This article is the final installment of a two-part series. Read part one here.
Jack Plunkett's book, The Next Boom, describes what will occur in the world in the next 15-to-20 years. His book is a Gold Medal Winner for the 2011 Axiom Business Book Awards sponsored by Inc. Magazine. Below, Plunkett gives direct advice for how small businesses can succeed in the next decade.
Curt-Answer this question: Most of my readers run small technology businesses, are business owners, and are interested in technology—why should they care about your book?
Jack-It's an alternative to all the bad news we hear everyday. It's optimistic. There are lots of problems out there—we've had lots of problems before and somehow we've always found a way to solve them. In my introduction, I describe the environment in 1982 before the last boom when things were actually worse than they are today: inflation was worse, employment was worse, people's moods were worse. In 1982, we kicked off the 25 year boom that saw the Dow Jones Index go from about 1,100 to 14,000.
Maybe your readers are already aware of technology, but there are huge demographic and population changes that nobody's talking about that need to be discussed. There are huge changes in global trade and if a small business has awareness of the changes to come, they can garner some portion of their business overseas. Also, there's no reason why small companies can't be highly innovative and move faster than a company like General Electric, if they have an idea and the staff to do it.
Curt-How do they protect their business though? I run a software company in Austin in addition to writing for Inc. and we're always experimenting at that fractal edge of the market and trying to find a niche that's big enough to feed us but small enough that the venture capital firms don't care. We find it difficult sometimes to protect our inventions, because defending a patent is very expensive. We have lots of patents but they haven't done us much good. It's nice that small businesses are going to be the driver in innovation in the world (which I think they typically are). Do you see anything out there to help small businesses defend their inventions?
Jack-Intellectual property is going to become even more of a battleground. Innovation will soon come out of emerging markets. Many people are getting higher education in engineering, for example, in India and China; those education systems are getting better and better and people are becoming more creative. Intellectual property is going to become a bigger battlefield than it is now, so small businesses must think outside the box. They must work on something that is so radical or so niche-oriented that no one else has picked it up yet.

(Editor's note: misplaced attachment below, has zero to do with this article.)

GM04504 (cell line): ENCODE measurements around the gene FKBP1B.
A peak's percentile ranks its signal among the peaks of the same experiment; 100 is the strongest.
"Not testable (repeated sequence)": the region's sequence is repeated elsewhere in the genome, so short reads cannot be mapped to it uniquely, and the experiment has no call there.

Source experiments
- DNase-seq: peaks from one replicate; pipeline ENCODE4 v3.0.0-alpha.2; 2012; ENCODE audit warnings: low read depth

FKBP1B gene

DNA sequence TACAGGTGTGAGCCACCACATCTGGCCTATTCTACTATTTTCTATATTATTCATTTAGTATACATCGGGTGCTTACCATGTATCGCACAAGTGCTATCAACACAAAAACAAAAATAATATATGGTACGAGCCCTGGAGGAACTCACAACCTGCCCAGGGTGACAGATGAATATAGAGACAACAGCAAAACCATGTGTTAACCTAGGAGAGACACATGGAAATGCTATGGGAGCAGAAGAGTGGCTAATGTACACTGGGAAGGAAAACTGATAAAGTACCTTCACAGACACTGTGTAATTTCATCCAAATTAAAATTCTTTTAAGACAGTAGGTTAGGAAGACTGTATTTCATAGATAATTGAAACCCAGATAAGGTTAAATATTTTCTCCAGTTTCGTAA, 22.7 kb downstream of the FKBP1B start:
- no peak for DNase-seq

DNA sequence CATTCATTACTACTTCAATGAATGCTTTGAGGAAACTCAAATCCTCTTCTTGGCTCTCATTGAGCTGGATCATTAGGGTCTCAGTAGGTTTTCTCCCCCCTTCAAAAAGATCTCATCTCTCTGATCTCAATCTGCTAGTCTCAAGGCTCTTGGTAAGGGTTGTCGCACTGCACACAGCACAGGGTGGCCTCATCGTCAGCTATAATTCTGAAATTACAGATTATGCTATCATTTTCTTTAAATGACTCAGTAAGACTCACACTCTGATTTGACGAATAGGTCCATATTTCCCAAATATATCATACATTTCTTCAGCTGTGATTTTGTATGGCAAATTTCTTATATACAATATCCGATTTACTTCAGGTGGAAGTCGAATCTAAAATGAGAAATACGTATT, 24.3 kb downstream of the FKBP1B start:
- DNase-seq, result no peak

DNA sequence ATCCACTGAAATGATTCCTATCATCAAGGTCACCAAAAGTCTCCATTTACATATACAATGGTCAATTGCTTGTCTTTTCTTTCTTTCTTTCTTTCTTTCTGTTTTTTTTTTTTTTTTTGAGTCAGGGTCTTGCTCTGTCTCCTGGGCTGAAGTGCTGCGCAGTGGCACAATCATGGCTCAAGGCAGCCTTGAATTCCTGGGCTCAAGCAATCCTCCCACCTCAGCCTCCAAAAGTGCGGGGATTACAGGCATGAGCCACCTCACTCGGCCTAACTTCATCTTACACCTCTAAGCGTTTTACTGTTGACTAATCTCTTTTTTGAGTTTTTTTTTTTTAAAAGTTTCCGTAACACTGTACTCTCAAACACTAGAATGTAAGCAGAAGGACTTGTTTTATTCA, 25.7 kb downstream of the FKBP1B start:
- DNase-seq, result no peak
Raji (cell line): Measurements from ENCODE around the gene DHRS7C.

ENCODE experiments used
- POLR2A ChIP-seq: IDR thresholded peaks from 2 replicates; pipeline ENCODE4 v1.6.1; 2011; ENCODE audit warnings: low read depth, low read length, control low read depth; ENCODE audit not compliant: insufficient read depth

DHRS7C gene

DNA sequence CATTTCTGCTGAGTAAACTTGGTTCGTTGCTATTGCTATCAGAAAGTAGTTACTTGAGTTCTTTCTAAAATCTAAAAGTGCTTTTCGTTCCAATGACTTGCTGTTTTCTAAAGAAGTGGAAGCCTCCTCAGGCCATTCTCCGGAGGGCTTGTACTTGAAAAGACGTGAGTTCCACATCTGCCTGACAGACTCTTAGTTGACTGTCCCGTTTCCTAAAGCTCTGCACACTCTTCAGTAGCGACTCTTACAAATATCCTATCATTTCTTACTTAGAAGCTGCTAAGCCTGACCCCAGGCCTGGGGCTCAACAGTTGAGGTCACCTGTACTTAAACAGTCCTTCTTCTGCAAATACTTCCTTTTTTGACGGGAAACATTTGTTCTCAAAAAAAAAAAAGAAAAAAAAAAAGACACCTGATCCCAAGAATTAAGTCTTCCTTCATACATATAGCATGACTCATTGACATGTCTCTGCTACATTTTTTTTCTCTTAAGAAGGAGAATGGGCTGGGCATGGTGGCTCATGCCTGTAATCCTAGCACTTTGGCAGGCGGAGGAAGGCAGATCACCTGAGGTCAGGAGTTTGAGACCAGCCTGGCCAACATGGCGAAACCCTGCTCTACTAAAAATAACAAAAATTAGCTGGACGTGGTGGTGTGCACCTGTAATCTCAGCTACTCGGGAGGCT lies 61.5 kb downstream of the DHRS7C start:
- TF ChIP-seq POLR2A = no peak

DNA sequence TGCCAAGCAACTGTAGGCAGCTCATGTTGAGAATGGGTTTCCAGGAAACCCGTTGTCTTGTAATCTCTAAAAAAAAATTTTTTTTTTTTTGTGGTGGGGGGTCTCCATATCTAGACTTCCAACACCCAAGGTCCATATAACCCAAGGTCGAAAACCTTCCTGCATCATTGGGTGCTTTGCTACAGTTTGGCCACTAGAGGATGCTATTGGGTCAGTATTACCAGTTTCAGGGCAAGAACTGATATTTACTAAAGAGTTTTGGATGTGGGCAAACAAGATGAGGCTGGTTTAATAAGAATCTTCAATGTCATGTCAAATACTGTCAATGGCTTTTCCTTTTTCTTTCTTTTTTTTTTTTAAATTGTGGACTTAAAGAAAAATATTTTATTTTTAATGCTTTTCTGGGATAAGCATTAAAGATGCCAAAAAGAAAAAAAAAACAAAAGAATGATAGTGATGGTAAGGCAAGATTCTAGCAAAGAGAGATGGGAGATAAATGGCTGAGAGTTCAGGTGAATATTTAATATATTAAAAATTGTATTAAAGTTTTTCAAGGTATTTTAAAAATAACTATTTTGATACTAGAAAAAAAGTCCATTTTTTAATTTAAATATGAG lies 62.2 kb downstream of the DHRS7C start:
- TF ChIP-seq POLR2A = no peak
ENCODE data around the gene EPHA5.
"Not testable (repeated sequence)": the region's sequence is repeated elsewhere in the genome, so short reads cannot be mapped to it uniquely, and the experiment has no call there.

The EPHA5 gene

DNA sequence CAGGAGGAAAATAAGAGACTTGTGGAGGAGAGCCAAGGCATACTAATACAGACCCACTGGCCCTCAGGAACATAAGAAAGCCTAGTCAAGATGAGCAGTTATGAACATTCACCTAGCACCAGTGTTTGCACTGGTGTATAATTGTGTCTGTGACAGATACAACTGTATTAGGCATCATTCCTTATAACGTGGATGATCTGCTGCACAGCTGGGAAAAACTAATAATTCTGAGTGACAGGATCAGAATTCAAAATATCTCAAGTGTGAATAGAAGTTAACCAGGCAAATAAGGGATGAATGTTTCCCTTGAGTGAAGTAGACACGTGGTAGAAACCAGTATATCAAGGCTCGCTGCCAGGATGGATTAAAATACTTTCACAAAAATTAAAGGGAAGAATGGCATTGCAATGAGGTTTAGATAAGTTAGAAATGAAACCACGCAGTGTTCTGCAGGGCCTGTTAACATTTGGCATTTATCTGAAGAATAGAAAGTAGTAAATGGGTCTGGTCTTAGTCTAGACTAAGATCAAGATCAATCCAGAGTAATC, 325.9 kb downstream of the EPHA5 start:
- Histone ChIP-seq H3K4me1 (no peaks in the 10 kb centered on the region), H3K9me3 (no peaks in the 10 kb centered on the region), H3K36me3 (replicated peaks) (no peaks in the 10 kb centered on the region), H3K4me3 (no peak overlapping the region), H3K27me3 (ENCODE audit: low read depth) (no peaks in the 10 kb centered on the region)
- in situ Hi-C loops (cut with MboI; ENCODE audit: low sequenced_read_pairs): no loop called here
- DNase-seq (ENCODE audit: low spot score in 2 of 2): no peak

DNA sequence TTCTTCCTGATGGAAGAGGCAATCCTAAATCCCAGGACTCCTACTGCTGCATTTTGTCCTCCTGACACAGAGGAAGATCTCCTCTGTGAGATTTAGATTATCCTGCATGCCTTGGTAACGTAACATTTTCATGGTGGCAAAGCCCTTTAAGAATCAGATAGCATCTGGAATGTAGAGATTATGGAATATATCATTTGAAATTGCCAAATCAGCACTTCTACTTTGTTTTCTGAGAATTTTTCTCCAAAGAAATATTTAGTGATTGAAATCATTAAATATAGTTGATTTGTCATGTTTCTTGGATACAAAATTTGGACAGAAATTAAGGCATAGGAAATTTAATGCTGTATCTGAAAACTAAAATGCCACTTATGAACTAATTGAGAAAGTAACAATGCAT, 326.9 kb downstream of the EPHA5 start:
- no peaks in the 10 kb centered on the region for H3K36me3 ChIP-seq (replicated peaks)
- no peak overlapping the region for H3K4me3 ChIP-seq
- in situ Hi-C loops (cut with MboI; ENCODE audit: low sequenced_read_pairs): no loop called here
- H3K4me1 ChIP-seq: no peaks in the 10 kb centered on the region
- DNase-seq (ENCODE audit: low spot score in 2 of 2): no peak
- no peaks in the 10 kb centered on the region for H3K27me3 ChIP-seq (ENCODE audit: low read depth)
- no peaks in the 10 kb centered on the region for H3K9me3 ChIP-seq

If a small business has something that is extremely valuable and they need to protect it, they should try to get a big player early on as a partner for that product. If they've got something that they think a large company will try to copy, then they should try to partner with that company or somebody else who understands how to protect the intellectual property.
Curt-In what ways do you think a small business can engage with consumers who are now saving their money rather than going into debt—at least in this country?
Jack-The most important thing that a small business can do is to show that they are offering real value. Consumers will spend their money, but they won't spend it frivolously. The won't spend it to the extent that they used to on things that don't have lasting value, high quality, and high levels of service behind them. Small businesses have got to show leadership in those three areas: high value, lasting quality, and high levels of service.
Curt-My company is a BtoB company—we sell to other businesses. What advice do you have for BtoB companies?
Jack-BtoB companies should really focus on innovation. The BtoB space is similar—you've got to pull the same heart strings as you do in the BtoC space. You've got to convince people they're making a wise purchase and they're engaging with a company that's offering real value and a high level of service. They want to feel like they've spent their money well. In business more than with personal things, you need to spend your time well, because you only have so much time to spend with your suppliers.
Curt-Are there any other books out there that you're a big fan of that you'd recommend?
Jack-I would encourage small business people to not only read my book but read Matt Ridley's new book, The Rational Optimist. Listen to all the negative views and understand what's going on, but really take the time to understand the positive things and the exciting things about the future that make it worthwhile to get up out of bed and go to work everyday. There are really tremendously positive things out there. If you focus on them, you can build your business around them.
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